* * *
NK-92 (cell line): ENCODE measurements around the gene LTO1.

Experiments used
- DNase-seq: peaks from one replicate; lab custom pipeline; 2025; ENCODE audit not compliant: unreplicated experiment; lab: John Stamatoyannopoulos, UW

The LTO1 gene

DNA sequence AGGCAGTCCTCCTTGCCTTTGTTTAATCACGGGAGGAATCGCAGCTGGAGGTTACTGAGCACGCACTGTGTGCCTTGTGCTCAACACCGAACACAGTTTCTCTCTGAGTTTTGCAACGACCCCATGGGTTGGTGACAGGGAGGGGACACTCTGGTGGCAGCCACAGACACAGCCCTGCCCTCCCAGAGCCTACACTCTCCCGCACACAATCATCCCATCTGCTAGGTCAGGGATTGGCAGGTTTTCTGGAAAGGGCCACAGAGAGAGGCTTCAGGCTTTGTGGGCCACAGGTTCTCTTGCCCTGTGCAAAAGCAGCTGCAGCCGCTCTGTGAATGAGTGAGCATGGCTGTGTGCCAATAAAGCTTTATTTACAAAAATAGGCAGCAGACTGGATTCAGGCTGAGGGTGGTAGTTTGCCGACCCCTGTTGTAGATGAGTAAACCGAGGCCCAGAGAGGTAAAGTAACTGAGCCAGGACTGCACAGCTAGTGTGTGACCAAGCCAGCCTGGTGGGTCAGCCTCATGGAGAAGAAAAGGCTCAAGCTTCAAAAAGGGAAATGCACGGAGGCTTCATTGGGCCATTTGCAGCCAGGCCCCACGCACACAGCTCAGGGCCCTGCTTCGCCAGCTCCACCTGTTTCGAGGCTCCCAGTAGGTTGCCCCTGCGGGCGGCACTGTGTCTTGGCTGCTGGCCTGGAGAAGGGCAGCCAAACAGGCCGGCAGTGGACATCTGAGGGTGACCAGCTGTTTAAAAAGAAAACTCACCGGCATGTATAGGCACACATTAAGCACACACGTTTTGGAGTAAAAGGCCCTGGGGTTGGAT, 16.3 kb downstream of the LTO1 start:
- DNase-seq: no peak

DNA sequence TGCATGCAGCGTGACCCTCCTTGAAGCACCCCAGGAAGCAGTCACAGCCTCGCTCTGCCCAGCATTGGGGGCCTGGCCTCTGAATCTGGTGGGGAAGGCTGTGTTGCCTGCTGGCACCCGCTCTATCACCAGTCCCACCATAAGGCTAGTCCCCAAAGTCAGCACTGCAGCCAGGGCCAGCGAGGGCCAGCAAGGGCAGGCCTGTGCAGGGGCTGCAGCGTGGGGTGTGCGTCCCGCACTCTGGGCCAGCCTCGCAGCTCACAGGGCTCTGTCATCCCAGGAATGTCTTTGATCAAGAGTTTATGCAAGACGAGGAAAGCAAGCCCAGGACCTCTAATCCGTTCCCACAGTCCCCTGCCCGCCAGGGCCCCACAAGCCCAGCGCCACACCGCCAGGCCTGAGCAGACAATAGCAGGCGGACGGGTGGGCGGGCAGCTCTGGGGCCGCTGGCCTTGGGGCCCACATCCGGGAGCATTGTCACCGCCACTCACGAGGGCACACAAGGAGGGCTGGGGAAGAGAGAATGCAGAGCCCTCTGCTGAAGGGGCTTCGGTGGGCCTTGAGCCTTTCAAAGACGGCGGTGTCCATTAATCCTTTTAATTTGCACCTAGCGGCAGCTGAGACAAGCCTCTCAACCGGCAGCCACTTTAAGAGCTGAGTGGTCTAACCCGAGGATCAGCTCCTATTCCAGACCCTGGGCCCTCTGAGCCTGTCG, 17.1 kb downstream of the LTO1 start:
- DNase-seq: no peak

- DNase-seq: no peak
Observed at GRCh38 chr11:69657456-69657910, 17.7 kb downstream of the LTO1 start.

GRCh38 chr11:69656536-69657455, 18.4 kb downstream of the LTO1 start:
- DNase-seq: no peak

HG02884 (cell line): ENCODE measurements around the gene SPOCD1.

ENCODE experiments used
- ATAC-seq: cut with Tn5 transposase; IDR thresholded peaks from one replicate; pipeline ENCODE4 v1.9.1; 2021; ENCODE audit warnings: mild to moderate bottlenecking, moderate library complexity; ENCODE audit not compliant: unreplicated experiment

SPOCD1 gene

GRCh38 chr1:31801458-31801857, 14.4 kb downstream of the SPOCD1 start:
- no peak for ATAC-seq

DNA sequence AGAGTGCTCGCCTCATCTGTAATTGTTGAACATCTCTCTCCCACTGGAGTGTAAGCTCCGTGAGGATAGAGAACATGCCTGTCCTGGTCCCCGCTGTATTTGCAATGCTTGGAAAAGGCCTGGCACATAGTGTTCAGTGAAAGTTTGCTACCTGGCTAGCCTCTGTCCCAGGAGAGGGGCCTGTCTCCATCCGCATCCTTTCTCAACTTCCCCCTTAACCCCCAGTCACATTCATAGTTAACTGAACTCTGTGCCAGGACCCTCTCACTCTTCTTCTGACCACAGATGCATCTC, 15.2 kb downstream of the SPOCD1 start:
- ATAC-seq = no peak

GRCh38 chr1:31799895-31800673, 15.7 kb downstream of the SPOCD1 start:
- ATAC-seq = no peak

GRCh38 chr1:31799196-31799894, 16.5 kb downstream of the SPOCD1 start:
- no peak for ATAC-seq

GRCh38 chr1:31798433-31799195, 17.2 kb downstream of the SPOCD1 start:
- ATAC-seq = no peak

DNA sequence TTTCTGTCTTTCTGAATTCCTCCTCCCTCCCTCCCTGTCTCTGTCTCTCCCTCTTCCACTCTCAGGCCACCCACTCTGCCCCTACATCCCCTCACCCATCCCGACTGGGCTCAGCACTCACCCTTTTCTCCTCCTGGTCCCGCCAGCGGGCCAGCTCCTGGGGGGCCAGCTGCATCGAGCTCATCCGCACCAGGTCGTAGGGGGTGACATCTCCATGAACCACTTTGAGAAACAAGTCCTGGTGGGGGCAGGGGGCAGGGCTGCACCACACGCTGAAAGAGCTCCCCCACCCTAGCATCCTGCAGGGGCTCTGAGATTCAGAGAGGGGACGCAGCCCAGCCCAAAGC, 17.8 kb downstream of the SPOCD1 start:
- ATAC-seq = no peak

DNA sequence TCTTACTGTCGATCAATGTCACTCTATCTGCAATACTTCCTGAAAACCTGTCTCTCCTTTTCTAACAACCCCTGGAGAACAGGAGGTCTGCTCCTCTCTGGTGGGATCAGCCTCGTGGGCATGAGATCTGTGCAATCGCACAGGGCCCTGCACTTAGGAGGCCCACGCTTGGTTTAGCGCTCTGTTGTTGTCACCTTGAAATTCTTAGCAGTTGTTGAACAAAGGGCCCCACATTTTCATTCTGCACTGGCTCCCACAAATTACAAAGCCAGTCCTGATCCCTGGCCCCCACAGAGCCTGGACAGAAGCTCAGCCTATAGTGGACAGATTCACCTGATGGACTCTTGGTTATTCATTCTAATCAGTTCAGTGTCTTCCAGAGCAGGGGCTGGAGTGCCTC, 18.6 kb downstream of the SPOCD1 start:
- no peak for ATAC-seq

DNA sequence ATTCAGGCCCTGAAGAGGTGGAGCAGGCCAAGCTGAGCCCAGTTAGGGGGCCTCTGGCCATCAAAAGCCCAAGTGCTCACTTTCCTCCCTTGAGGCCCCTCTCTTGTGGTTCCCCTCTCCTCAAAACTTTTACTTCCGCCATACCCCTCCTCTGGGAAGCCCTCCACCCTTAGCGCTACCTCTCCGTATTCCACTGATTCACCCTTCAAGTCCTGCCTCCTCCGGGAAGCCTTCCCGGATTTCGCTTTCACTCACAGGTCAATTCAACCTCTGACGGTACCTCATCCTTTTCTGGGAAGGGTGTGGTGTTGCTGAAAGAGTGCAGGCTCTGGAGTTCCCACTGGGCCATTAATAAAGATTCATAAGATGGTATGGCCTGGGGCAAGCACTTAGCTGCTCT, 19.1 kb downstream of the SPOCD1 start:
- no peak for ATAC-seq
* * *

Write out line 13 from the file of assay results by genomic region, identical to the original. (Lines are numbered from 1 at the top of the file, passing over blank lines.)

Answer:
HG02884 (cell line): ENCODE measurements around the gene SPOCD1.